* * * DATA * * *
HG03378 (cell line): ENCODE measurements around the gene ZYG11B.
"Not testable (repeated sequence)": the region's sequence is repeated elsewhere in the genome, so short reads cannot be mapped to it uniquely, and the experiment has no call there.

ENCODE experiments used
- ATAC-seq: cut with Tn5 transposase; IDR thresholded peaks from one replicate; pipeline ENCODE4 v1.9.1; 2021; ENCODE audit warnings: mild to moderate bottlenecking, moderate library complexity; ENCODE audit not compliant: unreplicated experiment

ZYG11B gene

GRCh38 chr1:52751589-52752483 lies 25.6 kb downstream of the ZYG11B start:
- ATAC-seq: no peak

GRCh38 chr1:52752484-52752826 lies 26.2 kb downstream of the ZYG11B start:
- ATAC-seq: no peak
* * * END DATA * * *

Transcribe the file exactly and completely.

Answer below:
HG03378 (cell line): ENCODE measurements around the gene ZYG11B.
"Not testable (repeated sequence)": the region's sequence is repeated elsewhere in the genome, so short reads cannot be mapped to it uniquely, and the experiment has no call there.

ENCODE experiments used
- ATAC-seq: cut with Tn5 transposase; IDR thresholded peaks from one replicate; pipeline ENCODE4 v1.9.1; 2021; ENCODE audit warnings: mild to moderate bottlenecking, moderate library complexity; ENCODE audit not compliant: unreplicated experiment

ZYG11B gene

GRCh38 chr1:52751589-52752483 lies 25.6 kb downstream of the ZYG11B start:
- ATAC-seq: no peak

GRCh38 chr1:52752484-52752826 lies 26.2 kb downstream of the ZYG11B start:
- ATAC-seq: no peak